Paraldehyde is a hypnotic and sedative with anticonvulsant effects. Its possible action is to depress parts of the CNS including the ascending reticular activating system to cause an imbalance between inhibitory and facilitatory mechanisms5. The drug is used to control seizures in infants, including those refractory to phenobarbitone and phenytoin, and is as effective as phenobarbitone in the emergency treatment of convulsions in children. Adult metabolism of paraldehyde involves 80% conversion to acetaldehyde, which is oxidised by aldehyde dehydrogenase to acetic acid. Unmetabolised drug is largely excreted unchanged through the lungs with a smaller amount excreted in the urine6. The drug diffuses into the CSF and has a rapid onset of action. At therapeutic doses, paraldehyde has little effect on respiration and blood pressure5.

Possible adverse effects

  1. Intravenous injection may be hazardous and may cause pulmonary oedema and haemorrhage, hypotension and cardiac dilatation, and circulatory collapse 5.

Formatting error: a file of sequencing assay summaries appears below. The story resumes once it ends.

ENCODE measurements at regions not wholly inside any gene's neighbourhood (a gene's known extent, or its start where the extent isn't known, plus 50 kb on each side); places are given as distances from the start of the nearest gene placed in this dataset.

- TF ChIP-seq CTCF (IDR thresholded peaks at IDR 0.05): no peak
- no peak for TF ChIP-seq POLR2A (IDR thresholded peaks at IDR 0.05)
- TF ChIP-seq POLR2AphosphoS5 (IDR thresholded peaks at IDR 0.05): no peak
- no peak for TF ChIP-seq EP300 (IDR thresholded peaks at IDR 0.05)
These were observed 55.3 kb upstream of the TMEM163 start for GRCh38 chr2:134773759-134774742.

2. Rectal administration may result in rectal irritation.
  3. Skin rash; trembling; unusual sweating5.
  4. Overdosage manifests as rapid laboured breathing, due to damage to lungs and to acidosis. Respiratory depression and coma; metabolic acidosis, hepatic and renal damage may also occur 6. Diagnosis of paraldehyde overdose may be aided by the characteristic odour of the drug on the breath6.
  5. Gastrointestinal irritation.

Special considerations

Emergency action for overdosage: Supportive measures:

  • Ventilation
  • Correction of hypotension
  • Correction of metabolic acidosis

Management of Paraldehyde administration


  • Paraldehyde injection is a colourless or pale yellow transparent liquid with a strong characteristic odour.